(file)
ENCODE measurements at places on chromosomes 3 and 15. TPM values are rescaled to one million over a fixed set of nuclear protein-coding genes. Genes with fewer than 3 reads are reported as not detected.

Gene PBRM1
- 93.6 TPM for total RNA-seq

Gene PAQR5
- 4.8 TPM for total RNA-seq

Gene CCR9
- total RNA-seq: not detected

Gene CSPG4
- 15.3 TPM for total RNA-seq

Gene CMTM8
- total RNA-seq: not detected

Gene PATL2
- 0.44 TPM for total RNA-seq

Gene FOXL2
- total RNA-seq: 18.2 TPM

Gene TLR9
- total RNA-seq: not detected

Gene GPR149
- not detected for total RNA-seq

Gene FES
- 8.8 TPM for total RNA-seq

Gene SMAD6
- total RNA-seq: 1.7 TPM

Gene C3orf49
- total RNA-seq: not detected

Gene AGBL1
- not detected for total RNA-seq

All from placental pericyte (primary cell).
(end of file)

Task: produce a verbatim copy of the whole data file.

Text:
ENCODE measurements at places on chromosomes 3 and 15. TPM values are rescaled to one million over a fixed set of nuclear protein-coding genes. Genes with fewer than 3 reads are reported as not detected.

Gene PBRM1
- 93.6 TPM for total RNA-seq

Gene PAQR5
- 4.8 TPM for total RNA-seq

Gene CCR9
- total RNA-seq: not detected

Gene CSPG4
- 15.3 TPM for total RNA-seq

Gene CMTM8
- total RNA-seq: not detected

Gene PATL2
- 0.44 TPM for total RNA-seq

Gene FOXL2
- total RNA-seq: 18.2 TPM

Gene TLR9
- total RNA-seq: not detected

Gene GPR149
- not detected for total RNA-seq

Gene FES
- 8.8 TPM for total RNA-seq

Gene SMAD6
- total RNA-seq: 1.7 TPM

Gene C3orf49
- total RNA-seq: not detected

Gene AGBL1
- not detected for total RNA-seq

All from placental pericyte (primary cell).